ballots, including regular ballots (VVPAT and/or optical scan paper ballots), counted provisional ballots (whether cast in person before, or on, Election Day), and counted absentee ballots of all types for the precinct or polling place."

Additional Targeted Samples: 

Election officials may choose additional targeted samples

 

“A board of elections may choose to audit a universe greater than 5%. For contests where the margin is above the statutory threshold for an automatic recount but is close, selecting a greater percentage of ballots to be audited is advisable.”  See Directive 2012-56, Section (C)(4)(d).

Contests and Issues Audited: 

Predetermined election contests or ballot issues are audited

Randomly selected election contests or ballot issues are audited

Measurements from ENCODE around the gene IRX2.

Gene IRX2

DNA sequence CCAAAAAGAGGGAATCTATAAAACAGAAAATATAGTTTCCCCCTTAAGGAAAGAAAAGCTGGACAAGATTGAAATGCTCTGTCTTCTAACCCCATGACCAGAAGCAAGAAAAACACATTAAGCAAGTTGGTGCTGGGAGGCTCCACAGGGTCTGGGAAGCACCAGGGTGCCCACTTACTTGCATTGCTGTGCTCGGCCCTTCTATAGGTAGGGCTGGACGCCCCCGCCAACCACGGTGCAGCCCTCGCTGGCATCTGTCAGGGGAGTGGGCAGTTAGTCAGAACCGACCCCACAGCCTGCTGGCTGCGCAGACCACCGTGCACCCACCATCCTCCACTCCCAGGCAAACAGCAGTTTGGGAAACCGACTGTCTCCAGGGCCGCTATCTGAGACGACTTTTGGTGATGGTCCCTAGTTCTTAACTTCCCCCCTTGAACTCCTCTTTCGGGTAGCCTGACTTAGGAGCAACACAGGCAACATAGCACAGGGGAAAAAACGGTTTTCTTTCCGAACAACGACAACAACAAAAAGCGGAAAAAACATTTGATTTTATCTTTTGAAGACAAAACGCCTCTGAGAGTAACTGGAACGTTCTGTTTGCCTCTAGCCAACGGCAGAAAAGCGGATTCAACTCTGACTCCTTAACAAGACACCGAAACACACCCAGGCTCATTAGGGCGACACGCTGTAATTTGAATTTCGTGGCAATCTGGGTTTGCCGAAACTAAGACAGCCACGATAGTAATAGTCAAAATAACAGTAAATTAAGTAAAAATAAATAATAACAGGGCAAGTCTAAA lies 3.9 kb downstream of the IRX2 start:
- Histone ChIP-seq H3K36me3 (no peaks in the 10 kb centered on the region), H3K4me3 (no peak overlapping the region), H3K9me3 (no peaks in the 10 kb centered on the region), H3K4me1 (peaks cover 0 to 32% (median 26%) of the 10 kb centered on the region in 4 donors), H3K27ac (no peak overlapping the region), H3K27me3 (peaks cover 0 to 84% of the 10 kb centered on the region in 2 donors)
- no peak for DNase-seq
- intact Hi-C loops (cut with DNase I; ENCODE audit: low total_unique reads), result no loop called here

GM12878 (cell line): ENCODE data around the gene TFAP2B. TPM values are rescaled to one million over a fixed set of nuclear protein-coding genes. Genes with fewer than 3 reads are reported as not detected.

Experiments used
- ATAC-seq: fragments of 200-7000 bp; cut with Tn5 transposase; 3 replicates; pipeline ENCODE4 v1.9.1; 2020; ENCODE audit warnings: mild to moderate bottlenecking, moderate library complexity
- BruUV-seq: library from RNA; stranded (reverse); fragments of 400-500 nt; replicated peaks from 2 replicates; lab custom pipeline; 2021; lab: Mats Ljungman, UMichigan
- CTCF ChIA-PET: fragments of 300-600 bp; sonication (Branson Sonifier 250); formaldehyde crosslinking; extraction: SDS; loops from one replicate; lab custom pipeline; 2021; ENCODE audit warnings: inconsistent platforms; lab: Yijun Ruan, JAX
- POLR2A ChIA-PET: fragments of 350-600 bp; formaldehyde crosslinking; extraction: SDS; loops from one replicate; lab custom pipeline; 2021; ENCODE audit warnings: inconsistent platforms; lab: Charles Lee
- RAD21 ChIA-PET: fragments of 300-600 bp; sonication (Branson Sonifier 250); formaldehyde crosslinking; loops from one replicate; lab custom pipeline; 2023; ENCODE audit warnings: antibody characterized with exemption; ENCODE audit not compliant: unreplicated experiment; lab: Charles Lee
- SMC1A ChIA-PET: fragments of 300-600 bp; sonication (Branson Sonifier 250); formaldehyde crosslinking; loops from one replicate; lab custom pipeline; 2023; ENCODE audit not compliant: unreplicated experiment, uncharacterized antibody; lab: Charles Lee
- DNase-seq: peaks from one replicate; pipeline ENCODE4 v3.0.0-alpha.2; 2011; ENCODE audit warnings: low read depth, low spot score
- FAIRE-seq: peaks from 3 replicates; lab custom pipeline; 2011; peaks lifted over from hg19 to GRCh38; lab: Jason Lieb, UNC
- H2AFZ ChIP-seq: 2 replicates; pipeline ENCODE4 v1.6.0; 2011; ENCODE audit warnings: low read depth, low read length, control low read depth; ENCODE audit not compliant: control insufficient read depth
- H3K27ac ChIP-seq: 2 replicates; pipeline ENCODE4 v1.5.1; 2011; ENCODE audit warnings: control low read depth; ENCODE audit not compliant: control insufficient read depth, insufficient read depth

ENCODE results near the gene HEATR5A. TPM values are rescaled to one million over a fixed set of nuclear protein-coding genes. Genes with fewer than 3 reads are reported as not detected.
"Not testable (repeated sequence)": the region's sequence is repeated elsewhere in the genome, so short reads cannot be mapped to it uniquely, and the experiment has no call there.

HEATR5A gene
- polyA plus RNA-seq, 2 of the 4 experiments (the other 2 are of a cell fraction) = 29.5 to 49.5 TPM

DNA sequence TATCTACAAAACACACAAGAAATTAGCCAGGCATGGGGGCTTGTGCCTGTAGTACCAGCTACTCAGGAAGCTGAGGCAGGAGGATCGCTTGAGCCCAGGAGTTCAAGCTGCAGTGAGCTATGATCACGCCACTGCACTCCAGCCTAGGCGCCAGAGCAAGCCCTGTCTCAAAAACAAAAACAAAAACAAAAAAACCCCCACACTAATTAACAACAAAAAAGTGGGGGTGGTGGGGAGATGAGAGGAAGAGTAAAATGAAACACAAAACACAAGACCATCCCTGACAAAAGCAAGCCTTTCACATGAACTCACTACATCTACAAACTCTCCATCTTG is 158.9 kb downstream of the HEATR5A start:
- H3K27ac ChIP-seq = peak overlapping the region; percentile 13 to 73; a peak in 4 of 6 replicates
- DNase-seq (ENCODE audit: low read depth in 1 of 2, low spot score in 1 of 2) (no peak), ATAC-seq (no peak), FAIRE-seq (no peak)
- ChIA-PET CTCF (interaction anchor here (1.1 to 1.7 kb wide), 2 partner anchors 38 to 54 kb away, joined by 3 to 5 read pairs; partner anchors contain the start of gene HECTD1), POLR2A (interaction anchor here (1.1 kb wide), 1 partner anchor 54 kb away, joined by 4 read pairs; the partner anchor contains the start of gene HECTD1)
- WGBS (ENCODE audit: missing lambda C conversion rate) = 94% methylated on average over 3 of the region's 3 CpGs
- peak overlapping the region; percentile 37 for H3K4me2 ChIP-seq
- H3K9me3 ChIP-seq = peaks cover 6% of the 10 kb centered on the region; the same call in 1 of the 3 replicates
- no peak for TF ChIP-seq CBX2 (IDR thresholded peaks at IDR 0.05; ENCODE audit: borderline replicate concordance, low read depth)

Statewide election contests audited

Local election contests audited

 

 Section (C)(1) of the Directive states, ""After Election Day, the Secretary of State will randomly select at least one other statewide contest to be included in the post-election audit in addition to the "top of the ticket" contest (e.g., President). Further, in addition to any contest selected by the Secretary of State, the board of elections must randomly select at least one other contest (candidate contest or question/issue contest), preferably from the universe of all countywide contests, unless circumstances (i.e., no, or only one, countywide contest) necessitate the selection of some other contest."

Type of Audit Units: 

Precincts

Machines

Other